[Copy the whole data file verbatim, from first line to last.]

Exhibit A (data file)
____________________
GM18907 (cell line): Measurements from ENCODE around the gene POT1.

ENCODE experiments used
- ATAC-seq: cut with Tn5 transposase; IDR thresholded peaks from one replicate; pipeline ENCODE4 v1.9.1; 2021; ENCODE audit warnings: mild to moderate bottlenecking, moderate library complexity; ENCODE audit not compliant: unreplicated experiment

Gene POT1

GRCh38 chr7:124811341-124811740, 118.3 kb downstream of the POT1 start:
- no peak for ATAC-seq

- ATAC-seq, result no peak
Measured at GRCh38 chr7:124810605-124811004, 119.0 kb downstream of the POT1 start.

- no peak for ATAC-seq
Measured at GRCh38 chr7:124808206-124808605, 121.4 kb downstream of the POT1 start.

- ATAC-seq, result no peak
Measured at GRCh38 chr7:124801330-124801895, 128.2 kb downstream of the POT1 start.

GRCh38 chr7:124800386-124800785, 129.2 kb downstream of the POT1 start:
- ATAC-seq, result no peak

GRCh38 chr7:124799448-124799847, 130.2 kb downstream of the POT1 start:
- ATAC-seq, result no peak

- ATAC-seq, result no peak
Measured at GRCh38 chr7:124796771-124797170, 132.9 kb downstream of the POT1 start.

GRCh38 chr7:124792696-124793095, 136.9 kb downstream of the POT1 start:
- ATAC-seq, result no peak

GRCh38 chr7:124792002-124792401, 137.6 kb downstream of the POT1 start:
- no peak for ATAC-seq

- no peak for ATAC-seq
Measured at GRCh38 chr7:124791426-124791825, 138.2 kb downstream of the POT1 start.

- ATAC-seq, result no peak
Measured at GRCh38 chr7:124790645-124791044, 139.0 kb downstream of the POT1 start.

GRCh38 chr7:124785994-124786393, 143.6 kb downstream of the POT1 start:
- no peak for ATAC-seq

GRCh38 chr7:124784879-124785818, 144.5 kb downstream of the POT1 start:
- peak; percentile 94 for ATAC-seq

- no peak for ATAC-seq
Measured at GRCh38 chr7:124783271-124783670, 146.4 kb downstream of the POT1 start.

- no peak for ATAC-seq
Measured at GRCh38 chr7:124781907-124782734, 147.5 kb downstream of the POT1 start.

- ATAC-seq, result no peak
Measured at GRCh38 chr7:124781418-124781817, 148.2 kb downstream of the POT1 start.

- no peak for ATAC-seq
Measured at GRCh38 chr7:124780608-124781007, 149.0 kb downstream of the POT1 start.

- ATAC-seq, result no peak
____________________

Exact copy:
GM18907 (cell line): Measurements from ENCODE around the gene POT1.

ENCODE experiments used
- ATAC-seq: cut with Tn5 transposase; IDR thresholded peaks from one replicate; pipeline ENCODE4 v1.9.1; 2021; ENCODE audit warnings: mild to moderate bottlenecking, moderate library complexity; ENCODE audit not compliant: unreplicated experiment

Gene POT1

GRCh38 chr7:124811341-124811740, 118.3 kb downstream of the POT1 start:
- no peak for ATAC-seq

- ATAC-seq, result no peak
Measured at GRCh38 chr7:124810605-124811004, 119.0 kb downstream of the POT1 start.

- no peak for ATAC-seq
Measured at GRCh38 chr7:124808206-124808605, 121.4 kb downstream of the POT1 start.

- ATAC-seq, result no peak
Measured at GRCh38 chr7:124801330-124801895, 128.2 kb downstream of the POT1 start.

GRCh38 chr7:124800386-124800785, 129.2 kb downstream of the POT1 start:
- ATAC-seq, result no peak

GRCh38 chr7:124799448-124799847, 130.2 kb downstream of the POT1 start:
- ATAC-seq, result no peak

- ATAC-seq, result no peak
Measured at GRCh38 chr7:124796771-124797170, 132.9 kb downstream of the POT1 start.

GRCh38 chr7:124792696-124793095, 136.9 kb downstream of the POT1 start:
- ATAC-seq, result no peak

GRCh38 chr7:124792002-124792401, 137.6 kb downstream of the POT1 start:
- no peak for ATAC-seq

- no peak for ATAC-seq
Measured at GRCh38 chr7:124791426-124791825, 138.2 kb downstream of the POT1 start.

- ATAC-seq, result no peak
Measured at GRCh38 chr7:124790645-124791044, 139.0 kb downstream of the POT1 start.

GRCh38 chr7:124785994-124786393, 143.6 kb downstream of the POT1 start:
- no peak for ATAC-seq

GRCh38 chr7:124784879-124785818, 144.5 kb downstream of the POT1 start:
- peak; percentile 94 for ATAC-seq

- no peak for ATAC-seq
Measured at GRCh38 chr7:124783271-124783670, 146.4 kb downstream of the POT1 start.

- no peak for ATAC-seq
Measured at GRCh38 chr7:124781907-124782734, 147.5 kb downstream of the POT1 start.

- ATAC-seq, result no peak
Measured at GRCh38 chr7:124781418-124781817, 148.2 kb downstream of the POT1 start.

- no peak for ATAC-seq
Measured at GRCh38 chr7:124780608-124781007, 149.0 kb downstream of the POT1 start.

- ATAC-seq, result no peak